On the final day of the festival, the best selections continued to emerge in compact form, as the various shorts programs — especially ones presented by the Houston Film Commission — revealed the biggest amount of potential behind the lens.
Genre bending seems to be the motif of filmmaker Travis Champagne as his short film Native (pictured above) waggles between several genres. Half-comedy and part Tarkovsky-like science fiction, it’s a daring film that follows a young native boy in an unspecified landscape as he deals with the same things most kids his age would. He flirts with a local girl, whose father gives him the appropriate stink-eye every time he’s around, shrugs off the masculine feat of hunting with his own father and just wants to run around and play. That is, until a spaceship lands from the sky and effectively kills off his whole tribe.
Displaying a keen visual sense through a wide-scope lens as well as a deft touch for blending several genres, Native is the calling card for a talent who should have a bright future ahead of him.
The next strongest film of the six featured was Lance Childers’ The Gold Line. Experimental and kinetic, imagine if British auteur Alan Clarke made a skateboarding film and one gets the general sense of Childers’ effort. Following a half dozen skaters as they make their way to a mammoth ‘free-use skate park’ just outside downtown Houston, Childers effectively places the viewer inside the soaring movement of the skaters through carefully planned tracking shots. There’s little dialogue, just music timed to the flowing images of bodies in constant flux, basically free of gravity and existing in their own space.
All of this would have been pretty damn good on its own, then The Gold Line concludes with an unbroken tracking shot as it hovers above the skate park, carefully absorbing the skaters’ choreographed moves before rising even higher in the sky to place the young men at the foot of a concrete jungle known as downtown Houston.
Filmed only during certain times of day as the sun is setting to capture that golden hue of day, Childers told me the entire shot lasts almost 3 minutes, and he captured it with a drone camera whose battery life was down to four minutes. The skating gods were certainly on his side.
Back for a third consecutive year, editor/director Allan Holzman (Grunt, The Forbidden World) complete his triptych survey of rescuing AFI Film Lab conversations with old Hollywood masters in The Art of Directing: John Huston. Giving the same treatment to Hitchcock/Truffuat/Spielberg in 2015 and Frank Capra last year, Huston’s footage is definitely the most worn of the three.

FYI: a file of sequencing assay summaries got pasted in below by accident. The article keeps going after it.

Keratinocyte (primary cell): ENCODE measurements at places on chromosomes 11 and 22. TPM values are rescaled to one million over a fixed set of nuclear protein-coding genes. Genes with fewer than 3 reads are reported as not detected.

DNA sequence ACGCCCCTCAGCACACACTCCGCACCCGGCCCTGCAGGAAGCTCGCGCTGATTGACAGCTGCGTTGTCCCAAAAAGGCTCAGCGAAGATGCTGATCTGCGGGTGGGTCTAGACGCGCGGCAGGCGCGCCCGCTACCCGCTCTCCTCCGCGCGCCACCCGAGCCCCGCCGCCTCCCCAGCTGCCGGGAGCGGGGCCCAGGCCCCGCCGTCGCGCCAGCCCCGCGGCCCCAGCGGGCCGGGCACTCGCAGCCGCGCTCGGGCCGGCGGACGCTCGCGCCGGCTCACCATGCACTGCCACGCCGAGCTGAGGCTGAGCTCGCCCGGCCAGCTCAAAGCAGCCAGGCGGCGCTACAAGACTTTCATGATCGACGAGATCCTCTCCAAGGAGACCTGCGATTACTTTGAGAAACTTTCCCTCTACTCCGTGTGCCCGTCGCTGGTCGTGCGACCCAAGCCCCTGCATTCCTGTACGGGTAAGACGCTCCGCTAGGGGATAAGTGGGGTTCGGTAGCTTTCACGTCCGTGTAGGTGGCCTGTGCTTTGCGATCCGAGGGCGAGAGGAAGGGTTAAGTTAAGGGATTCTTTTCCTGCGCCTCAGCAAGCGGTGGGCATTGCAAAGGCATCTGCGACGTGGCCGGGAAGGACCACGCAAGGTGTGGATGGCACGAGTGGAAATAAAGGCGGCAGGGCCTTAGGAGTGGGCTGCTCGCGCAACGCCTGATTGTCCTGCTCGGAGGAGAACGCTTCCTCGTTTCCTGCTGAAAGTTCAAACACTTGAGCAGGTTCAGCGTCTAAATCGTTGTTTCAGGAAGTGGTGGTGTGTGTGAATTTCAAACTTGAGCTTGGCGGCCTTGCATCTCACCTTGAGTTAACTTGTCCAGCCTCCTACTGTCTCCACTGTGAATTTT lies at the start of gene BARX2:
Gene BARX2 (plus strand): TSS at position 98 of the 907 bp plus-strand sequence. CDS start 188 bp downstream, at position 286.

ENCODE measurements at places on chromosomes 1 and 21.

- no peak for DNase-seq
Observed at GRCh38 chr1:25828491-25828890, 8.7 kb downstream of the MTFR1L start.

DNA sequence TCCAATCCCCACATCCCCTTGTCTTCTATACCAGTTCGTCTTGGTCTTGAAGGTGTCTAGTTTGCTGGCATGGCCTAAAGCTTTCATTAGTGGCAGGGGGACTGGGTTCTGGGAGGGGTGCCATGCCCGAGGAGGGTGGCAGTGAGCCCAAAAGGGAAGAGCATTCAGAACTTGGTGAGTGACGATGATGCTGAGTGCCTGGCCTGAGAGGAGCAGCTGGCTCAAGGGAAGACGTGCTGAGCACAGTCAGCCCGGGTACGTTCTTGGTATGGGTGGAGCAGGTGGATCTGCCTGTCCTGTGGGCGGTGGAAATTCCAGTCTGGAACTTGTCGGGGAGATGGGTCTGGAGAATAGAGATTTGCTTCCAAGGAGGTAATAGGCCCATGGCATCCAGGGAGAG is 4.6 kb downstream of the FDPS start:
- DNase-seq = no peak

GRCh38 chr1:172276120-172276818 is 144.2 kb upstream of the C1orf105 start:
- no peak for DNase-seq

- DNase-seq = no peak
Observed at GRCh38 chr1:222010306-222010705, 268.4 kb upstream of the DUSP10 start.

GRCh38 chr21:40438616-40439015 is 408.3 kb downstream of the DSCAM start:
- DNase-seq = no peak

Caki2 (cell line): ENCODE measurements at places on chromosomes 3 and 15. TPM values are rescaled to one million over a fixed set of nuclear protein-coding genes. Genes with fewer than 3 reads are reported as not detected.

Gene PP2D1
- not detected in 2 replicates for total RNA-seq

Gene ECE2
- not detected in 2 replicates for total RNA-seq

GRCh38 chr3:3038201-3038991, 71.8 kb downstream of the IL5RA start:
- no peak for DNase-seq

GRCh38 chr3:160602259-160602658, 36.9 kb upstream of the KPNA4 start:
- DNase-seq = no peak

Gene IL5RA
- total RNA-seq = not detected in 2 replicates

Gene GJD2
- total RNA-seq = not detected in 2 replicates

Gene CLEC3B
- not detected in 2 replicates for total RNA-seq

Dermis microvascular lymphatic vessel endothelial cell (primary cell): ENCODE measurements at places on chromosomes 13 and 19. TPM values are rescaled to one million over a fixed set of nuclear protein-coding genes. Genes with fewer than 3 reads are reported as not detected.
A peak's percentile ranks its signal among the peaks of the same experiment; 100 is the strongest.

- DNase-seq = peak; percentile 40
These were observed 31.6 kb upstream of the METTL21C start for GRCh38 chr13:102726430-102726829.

Found in a closet and basically forgotten, Holzman fluidly edits the grainy, black and white footage of Huston talking to a class with excerpts from a majority of his films. It’s not a deep dive exercise, but more of a mood piece about the man and his general philosophy on filmmaking.
One of the more illuminating moments is Huston describing that most good films need a strong plot, chiding “that Godard” and Breathless (1960) while praising John Schlesinger’s Midnight Cowboy (1969). I heartily disagree, but Huston is rarely wrong about much else! Just seeing the clips of his masterpieces like The Misfits (1961) and The Asphalt Jungle (1950) made everyone yearn for an immediate retrospective of Huston’s work. Once again, Holzmann scratches a magnificent itch to see and hear the old masters wax poetic on their trade.
Filling the regional filmmaking void at this year’s fest was Richard Bailey’s Telefoto. A film I admired more than liked, Bailey is an obvious and passionate proponent on the strong armed gentrification of his home, Oak Cliff.
Dotted with mostly non-professional actors, musicians and artists, the film is an odd mixture of hometown travelogue and ghost story that starts and stops its momentum several times by shoehorning a ton of material into its running time. Suspect acting and editing is also a problem at times, but the idea is a worthy one that seems to be infiltrating hard scrabbled, affordable artist communities around the U.S.
So with that, we bring a close to the 30th (!!!) Dallas VideoFest. The decision to stagger the event over two weeks this year was, in my opinion, a successful venture that gave prominence back to the films themselves rather than a juggled schedule that forced people to choose. As Allan Holzman (jokingly) said the first time he met program director Bart Weiss, he was in the back of the room excitedly pointing at a film and saying ” I want that at my festival.” I have no doubt Weiss has already started this process for next year’s VideoFest.